Here is an homage to the old horror films of years gone by. This post first ran in 2015.
I guess the 2004 monster/horror film, Van Helsing, qualifies as a Guilty Pleasure because not a whole lot of folks liked it—especially the reviewers. (Fie on them!) It grossed over $300 million, so no problem there. This fun flick is an homage by director Stephen Sommers to the wonderful Universal horror movies of the 1930s and ’40s. It is easily one of the fifty (sixty?) movies in my personal Top Ten.
First off, there has to be an “eye candy” factor. The titular character is played by Hugh Jackman, much loved by many women. (Including my bride. So much so that for her birthday a few years ago I took her to his one-man show in L.A.) And his co-star is Kate Beckinsale (sigh…), who hunts vampires in this movie rather than plays one.
In late nineteenth-century Transylvania, Dr. Frankenstein has just brought his creature to life. (Shuler Hensley plays the monster-of-many-parts in a touching performance, I kid you not.) The good doctor even does his “It’s alive, it’s alive!” thing. His slimy servant, Igor, sells him out to Count Dracula and his three brides, who want the life-from-death technology to animate their spawn. With the Angry Villagers, armed with torches and pitchforks, in pursuit, the Monster flees with the unconscious Frankenstein to a windmill. The Angry Villagers burn the windmill down, and the Monster and his creator plummet into apparent oblivion, which pisses off the vampires.
Fast-forward a year. Gabriel Van Helsing works for the Vatican at destroying evil, but most folks around Europe see him as a murderer. Case in point: in Paris he kills the horrible Mr. Hyde, but when the gendarmes arrive they find Dr. Jekyll, and once again Van Helsing has to get outta Dodge quick. He checks in at the Vatican, where he is given the assignment of helping the last of the Valerious family, Anna (Beckinsale), rid Transylvania of Count Dracula. (Her brother, Velkan, has just been bitten by a werewolf, and we all know what that means.) The amnesiac Van Helsing—he has no memories of his past, which may extend back for centuries—takes along a friar named Carl (David Wenham; yeah, Faramir!) for some comic relief and great weaponry.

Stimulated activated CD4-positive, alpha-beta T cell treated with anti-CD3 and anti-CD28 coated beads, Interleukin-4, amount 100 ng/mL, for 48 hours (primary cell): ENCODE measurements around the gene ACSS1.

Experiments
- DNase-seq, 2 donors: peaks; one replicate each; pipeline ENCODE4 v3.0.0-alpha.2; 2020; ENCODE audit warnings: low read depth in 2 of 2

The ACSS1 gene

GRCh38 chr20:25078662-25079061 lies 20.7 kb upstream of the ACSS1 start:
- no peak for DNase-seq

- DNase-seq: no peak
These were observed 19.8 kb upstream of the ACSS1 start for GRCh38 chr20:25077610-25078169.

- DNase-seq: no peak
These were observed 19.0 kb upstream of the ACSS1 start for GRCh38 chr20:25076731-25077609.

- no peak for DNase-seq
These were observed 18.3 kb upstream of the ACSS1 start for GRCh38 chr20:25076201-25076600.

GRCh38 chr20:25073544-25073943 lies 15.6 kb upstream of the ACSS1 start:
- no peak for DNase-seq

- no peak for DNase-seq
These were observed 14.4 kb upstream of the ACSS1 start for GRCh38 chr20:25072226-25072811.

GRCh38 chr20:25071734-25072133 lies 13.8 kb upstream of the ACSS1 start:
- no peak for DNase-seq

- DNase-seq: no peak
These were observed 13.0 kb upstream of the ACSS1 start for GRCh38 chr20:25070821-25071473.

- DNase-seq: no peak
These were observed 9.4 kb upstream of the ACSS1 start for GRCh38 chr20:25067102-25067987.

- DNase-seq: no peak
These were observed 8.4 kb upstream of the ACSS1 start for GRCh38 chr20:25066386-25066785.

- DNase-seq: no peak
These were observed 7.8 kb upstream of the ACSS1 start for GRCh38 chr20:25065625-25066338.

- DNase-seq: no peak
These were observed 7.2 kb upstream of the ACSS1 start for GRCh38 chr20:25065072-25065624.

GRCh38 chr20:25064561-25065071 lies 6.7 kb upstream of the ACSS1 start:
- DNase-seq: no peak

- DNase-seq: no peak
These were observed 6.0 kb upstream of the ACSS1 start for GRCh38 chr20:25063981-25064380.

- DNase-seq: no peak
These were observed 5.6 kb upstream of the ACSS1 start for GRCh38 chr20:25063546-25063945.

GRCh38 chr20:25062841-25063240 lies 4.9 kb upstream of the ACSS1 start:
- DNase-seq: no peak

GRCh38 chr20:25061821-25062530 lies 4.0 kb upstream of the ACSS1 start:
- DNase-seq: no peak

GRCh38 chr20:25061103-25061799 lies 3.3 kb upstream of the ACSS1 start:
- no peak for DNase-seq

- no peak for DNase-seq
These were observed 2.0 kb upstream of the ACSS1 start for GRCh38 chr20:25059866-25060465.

TRANSYLVANIA OR BUST
At the unnamed Transylvania town, the residents in general, and Anna in particular, do not trust Van Helsing. When he kills one of Dracula’s brides, the townies are even more pissed at him, figuring that Dracula will take it out on them. But Anna defends him, given that he wants to help.
When Velkan returns to the Valerious abode as a werewolf, Van Helsing drives him off. He and Anna follow Velkan to Castle Frankenstein, where Dracula is using the werewolf to try and duplicate the good doctor’s experiment. Dracula mentions that it was Van Helsing who had once killed him many centuries past. Anna cannot save her brother, who has now turned completely. Dracula animates a bunch of his dead/undead children, and these little horrors fly off to the town to feed. But within minutes their bodies explode (gross!). The experiment has failed.
After escaping from Dracula, Van Helsing and Anna wind up at the old windmill. They fall into the ruins and find the Monster, still alive. But he’s not evil, and Van Helsing cannot kill him, or allow Anna to do it, even though the Monster would rather die than let Dracula use him. Van Helsing decides to take the Monster to Rome for protection.
A MASKED BALL
With the Monster in tow Van Helsing, Anna, and Carl flee Transylvania. Nearly to Budapest, they are attacked by the werewolf and Dracula’s two remaining brides. Van Helsing kills one of the vampires with a stake through the heart, and the werewolf with a silver bullet. But in a struggle with the latter he is bitten, and once again, we all know what that means. He only has a short time before he’s turned forever.
The remaining vampire has managed to fly off with Anna. Later, she offers a deal: Dracula will trade Anna for the Monster. The trade will be consummated at a masked ball in Budapest. Not trusting the vampires, Van Helsing stashes the Monster in a cemetery and heads off to the ball in an attempt to save Anna.
The masked ball scene is seriously creepy. There are numerous men, women, and children dancing about, every one of them a vampire. When Van Helsing swoops down from the rafters a la Douglas Fairbanks and rescues Anna, all of the partygoers turn nasty. Carl uses an ingenious weapon he created to destroy many of them. But slimy little Igor has found the Monster, and as Van Helsing and his friends watch helplessly, the poor creature is taken back to Transylvania.
I’m going to call a permanent time-out here. Plot-wise, there is still a great deal to come, and if you’ve snubbed this film until now, I don’t want to give away the rest of it. Suffice to say, there’s plenty at stake (no pun intended). Can Van Helsing, Anna, and Carl first find Dracula’s hidden ice fortress? Can they save the Monster and prevent a potload of Dracula’s dead/undead kids from coming to life? Can Van Helsing finally learn about his past—and hopefully save his future from lycanthropy? And the biggie: can they destroy Count Dracula once and for all?
True, Van Helsing was not everyone’s cup of meat. But it was mine. And guess what, not all the critics were brutal. The late, great Roger Ebert saw Van Helsing for what is was: “At the outset, we may fear Sommers is simply going for f/x overkill, but by the end, he has somehow succeeded in assembling all his monsters and plot threads into a high-voltage climax. Van Helsing is silly, spectacular and fun.”